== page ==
10. Voluntary Leaving

Voorhees v. Allegiance Health – 10.120

Voorhees v. Allegiance Health
Digest no. 10.120

Section 29(1)(a)

Cite as: Voorhees v Allegiance Health, Unpublished Opinion of the Jackson County Circuit Court, Issued March 29, 2013 (Docket No. 12-3123-AE).

Appeal pending: No
Claimant: Jennifer M. Voorhees
Employer: Allegiance Health
Docket no.: 12-3123-AE
Date of decision: March 29, 2013

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HOLDING: Claimant left her employment with good cause attributable to her employer and is not disqualified from benefits.

FACTS: Claimant had been working for Employer without any warnings for three years when there was an emergency drill that required employees to stay in the building, even though she was supposed to be at home and had childcare duties to tend to. When her husband called her supervisor, the supervisor told the entire office about the call, and told Claimant that her husband was abusive and that he drinks. After reporting this incident, Claimant received a number of bad reviews and discipline. Claimant’s doctor required that Claimant not go to work for three days due to the stress of this situation, and upon her return, Claimant was subjected to further bad reviews and discipline. The next day, Claimant quit her job.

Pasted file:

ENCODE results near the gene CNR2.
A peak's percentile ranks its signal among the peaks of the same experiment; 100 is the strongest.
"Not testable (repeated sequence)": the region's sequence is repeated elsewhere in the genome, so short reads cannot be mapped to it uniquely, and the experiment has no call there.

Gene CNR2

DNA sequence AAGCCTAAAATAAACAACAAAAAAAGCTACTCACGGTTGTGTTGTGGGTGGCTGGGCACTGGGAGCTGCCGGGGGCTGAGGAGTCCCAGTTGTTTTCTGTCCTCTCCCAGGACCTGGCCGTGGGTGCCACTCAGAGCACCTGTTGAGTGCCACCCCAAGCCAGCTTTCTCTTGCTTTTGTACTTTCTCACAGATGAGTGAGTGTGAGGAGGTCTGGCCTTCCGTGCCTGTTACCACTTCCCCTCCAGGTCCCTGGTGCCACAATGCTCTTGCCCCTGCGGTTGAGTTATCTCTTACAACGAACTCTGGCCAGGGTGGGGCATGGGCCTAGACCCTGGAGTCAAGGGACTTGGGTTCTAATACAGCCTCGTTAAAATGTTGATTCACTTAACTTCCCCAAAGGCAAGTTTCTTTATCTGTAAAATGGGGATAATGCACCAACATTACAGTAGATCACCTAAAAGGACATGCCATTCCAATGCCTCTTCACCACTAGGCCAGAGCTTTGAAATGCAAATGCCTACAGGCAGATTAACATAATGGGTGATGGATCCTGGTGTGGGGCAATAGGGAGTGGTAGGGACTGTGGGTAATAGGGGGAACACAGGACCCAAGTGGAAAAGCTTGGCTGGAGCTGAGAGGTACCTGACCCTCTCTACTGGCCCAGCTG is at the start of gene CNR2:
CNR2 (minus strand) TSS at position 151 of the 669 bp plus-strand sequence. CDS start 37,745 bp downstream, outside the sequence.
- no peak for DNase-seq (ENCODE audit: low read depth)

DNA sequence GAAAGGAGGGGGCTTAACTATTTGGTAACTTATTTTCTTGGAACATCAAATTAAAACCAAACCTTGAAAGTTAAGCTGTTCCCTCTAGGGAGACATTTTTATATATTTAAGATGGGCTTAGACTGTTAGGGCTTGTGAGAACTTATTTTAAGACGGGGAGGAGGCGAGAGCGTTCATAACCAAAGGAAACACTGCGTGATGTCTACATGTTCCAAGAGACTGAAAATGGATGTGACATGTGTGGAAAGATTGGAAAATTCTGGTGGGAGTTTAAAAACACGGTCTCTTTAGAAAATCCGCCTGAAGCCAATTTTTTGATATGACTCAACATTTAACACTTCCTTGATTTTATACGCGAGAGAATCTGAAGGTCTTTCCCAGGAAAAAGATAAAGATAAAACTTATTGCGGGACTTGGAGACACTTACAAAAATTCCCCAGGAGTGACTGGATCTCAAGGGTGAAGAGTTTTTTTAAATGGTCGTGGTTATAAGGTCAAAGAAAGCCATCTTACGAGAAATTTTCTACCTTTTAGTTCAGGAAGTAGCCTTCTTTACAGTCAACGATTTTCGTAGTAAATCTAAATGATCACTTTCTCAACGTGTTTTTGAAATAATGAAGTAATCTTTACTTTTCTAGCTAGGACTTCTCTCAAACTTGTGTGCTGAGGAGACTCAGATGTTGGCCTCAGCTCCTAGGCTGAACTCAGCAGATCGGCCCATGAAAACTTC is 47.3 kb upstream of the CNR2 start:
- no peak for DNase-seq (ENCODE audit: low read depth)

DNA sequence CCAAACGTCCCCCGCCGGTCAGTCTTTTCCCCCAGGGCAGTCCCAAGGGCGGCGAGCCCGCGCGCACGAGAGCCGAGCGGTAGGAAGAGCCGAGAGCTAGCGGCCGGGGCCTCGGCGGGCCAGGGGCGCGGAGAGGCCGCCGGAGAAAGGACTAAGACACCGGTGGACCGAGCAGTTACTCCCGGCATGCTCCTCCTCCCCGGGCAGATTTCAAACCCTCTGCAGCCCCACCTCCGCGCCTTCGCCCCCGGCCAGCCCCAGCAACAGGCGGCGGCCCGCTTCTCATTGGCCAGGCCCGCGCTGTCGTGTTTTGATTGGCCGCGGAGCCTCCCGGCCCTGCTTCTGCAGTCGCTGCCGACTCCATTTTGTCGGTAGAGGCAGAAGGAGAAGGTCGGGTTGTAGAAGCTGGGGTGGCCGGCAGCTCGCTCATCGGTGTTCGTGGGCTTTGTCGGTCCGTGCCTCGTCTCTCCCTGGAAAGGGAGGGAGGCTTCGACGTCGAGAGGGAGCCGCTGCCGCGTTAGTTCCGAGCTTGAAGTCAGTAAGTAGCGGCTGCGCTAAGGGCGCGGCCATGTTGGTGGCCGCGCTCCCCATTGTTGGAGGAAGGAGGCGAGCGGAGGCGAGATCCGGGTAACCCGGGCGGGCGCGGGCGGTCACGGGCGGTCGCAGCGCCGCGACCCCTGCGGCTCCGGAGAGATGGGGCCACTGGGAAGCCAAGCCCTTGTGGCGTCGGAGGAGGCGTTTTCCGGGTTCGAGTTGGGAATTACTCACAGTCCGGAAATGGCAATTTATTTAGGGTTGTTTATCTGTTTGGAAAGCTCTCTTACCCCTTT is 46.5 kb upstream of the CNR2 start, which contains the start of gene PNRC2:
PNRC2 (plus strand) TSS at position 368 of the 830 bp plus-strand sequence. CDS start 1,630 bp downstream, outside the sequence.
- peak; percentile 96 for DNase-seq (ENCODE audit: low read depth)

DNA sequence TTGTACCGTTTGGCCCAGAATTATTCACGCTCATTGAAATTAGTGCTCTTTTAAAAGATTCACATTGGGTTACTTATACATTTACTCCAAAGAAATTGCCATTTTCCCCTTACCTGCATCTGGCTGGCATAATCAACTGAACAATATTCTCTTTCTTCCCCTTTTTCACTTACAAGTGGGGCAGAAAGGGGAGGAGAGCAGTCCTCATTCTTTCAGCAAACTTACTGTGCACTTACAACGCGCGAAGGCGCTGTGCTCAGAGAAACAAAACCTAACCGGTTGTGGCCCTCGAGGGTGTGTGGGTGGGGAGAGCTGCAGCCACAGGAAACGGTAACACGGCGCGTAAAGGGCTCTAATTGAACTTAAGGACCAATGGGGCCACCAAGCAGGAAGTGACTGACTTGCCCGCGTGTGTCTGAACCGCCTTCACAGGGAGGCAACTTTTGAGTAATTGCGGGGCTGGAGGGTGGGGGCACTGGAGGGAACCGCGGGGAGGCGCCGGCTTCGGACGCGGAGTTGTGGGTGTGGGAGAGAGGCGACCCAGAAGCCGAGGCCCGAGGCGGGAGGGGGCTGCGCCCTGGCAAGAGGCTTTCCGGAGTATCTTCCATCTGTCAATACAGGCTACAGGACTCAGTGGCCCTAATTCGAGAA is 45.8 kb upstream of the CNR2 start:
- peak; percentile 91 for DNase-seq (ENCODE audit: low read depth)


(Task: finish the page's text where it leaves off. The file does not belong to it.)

Claimant applied for benefits, but UIA issued a redetermination finding that she was disqualified. On appeal, the ALJ found that she acted as “[a] reasonable, average, and otherwise qualified person in giving up her employment” and that there she had established through evidence that she was harassed following the emergency drill situation. Employer appealed, and the MCAC reversed the ALJ decision. Claimant timely appealed to the Circuit Court.

DECISION: The decision of the MCAC is reversed and the Claimant’s unemployment benefits are to restored as she left her employment with good cause attributable to her employer.

RATIONALE: Since Claimant had been employed for three years without receiving any written warnings, and she was written up for six separate issues on two occasions following her complaint regarding her supervisor, Claimant established that she was harassed. Because of this, a reasonable, average, and otherwise qualified worker would leave their employment.

Digest author: Nick Phillips
Digest updated: 8/14